Converts initial string of letters, "ABCDEFTUVWXGS567YHR498ZIQ3210JPONMLK", into an array. Nest applies f to that array n-1times, where n is the input number. f works by Transpose-ing the array followed by Reverseapplied to each row. g converts the final array into a string.

s=StringJoin;r=Riffle;f=Nest[Reverse/@Transpose@#&,Partition[Characters@"ABCDEFTUVWXGS567YHR498ZIQ3210JPONMLK",6],#-1]&;
g@n_:=s@r[s/@(r[#," "]&/@f[n]),"\n"]


Example

g


If the output could be given as an array, the function g would be unnecessary.

f


{{"F", "G", "H", "I", "J", "K"}, {"E", "X", "Y", "Z", "0", "L"}, {"D", "W", "7", "8", "1", "M"}, {"C", "V", "6", "9", "2", "N"}, {"B", "U", "5", "4", "3", "O"}, {"A", "T", "S", "R", "Q", "P"}}

• Infix form can be used in some areas. – LegionMammal978 Dec 12 '15 at 12:48

# MATLAB, 61 89 bytes

b=[65:90 48:57];n=zeros(12,6);n(2:2:end)=rot90(b(37-spiral(6)),input('')-2);disp([n' ''])


I'll see if I can get it down a bit. Not sure though.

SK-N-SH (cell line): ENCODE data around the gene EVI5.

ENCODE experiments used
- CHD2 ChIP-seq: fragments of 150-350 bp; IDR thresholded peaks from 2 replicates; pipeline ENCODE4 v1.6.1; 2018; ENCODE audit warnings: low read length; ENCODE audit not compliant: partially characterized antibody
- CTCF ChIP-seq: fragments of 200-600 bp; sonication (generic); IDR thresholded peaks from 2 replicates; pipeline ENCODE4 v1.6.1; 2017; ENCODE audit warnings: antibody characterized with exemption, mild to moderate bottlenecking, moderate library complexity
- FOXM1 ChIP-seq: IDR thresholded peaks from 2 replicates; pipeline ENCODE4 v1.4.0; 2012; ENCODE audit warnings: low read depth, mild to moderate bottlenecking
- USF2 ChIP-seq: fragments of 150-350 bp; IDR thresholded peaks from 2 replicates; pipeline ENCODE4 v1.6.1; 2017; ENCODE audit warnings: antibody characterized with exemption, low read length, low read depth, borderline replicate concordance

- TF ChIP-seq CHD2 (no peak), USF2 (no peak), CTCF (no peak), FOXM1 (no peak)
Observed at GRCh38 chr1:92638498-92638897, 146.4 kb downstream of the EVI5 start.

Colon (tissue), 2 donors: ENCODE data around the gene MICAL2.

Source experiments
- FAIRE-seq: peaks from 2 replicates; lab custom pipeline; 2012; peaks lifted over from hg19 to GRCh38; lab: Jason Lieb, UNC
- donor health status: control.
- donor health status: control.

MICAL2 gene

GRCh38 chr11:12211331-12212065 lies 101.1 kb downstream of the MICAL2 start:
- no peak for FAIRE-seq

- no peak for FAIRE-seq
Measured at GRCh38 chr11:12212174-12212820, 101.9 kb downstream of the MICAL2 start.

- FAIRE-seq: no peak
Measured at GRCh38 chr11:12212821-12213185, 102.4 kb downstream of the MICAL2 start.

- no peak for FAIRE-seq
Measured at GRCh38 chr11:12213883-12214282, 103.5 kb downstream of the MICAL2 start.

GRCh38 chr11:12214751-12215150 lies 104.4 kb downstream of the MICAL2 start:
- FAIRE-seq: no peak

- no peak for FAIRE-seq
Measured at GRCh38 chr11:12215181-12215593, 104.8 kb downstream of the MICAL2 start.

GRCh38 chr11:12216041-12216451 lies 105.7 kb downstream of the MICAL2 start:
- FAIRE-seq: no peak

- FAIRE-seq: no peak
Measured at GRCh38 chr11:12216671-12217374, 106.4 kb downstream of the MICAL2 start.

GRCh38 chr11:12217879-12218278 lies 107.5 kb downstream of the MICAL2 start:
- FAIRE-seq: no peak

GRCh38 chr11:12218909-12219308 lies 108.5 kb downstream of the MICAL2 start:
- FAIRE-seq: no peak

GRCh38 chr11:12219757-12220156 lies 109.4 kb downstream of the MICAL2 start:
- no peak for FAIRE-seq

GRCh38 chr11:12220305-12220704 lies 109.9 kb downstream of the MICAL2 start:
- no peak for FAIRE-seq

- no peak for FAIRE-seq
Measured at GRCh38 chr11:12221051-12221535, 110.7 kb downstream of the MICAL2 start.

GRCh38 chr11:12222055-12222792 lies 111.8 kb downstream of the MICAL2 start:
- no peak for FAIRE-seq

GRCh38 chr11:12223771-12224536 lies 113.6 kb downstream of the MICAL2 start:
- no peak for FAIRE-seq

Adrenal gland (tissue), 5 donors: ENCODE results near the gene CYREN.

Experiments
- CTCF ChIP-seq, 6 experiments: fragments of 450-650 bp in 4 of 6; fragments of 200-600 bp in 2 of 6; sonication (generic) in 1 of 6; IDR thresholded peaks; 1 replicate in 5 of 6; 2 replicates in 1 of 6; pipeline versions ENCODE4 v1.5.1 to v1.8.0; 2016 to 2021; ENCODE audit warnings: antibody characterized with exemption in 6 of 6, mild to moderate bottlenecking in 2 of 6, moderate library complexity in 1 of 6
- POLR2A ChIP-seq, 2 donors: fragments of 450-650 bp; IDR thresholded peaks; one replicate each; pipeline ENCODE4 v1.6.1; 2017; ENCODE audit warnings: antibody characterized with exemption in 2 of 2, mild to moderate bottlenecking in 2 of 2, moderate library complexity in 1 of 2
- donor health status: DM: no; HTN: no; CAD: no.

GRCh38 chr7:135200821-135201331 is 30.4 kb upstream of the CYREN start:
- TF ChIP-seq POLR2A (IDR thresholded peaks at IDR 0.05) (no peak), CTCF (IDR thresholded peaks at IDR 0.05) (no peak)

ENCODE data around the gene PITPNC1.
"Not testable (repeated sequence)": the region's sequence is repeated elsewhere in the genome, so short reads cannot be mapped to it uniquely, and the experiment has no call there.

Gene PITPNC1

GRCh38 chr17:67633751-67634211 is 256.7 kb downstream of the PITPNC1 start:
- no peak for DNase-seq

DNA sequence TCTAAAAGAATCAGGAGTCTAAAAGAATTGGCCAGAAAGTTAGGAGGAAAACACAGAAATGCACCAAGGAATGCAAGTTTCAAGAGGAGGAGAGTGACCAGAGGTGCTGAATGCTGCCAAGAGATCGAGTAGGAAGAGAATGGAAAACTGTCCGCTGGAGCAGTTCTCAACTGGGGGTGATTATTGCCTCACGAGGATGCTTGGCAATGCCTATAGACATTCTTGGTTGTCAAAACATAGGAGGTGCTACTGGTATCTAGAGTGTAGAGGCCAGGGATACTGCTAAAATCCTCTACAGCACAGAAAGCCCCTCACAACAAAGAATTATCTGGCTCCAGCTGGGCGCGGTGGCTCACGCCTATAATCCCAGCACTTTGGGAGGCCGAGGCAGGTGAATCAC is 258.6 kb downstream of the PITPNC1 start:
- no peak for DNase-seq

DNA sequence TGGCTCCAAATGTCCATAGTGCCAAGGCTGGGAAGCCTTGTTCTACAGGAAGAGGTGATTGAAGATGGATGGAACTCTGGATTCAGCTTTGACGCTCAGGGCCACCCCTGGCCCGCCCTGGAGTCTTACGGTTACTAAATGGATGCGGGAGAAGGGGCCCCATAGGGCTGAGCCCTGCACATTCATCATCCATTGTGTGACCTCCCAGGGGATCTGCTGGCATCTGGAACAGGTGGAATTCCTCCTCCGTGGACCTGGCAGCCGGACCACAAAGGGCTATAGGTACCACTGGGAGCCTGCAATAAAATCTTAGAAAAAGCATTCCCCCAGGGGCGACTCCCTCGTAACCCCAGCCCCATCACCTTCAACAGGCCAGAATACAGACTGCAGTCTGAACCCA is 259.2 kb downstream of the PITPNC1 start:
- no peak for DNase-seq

This creates an array of all letters from A to Z followed by 0 to 9, then takes a spiral and uses that to arrange the data in the correct order. The array is then rotated by the amount the user specifies and then printed out.

The output consistently uses leading spaces as allowed by the question (in fact at no extra byte cost, it could do trailing spaces instead). Here is an example:

 F G H I J K
E X Y Z 0 L
D W 7 8 1 M
C V 6 9 2 N
B U 5 4 3 O
A T S R Q P


As I saw that spaces are required, this original code (for 61) is not valid because it doesn't add a space between each character. But I will add it here for reference.

b=['A':'Z' '0':'9'];disp(rot90(b(37-spiral(6)'),6-input('')))


and produces:

ABCDEF
TUVWXG
S567YH
R498ZI
Q3210J
PONMLK


# JavaScript ES6, 165 172

Simple rotation, starting from a hardcoded string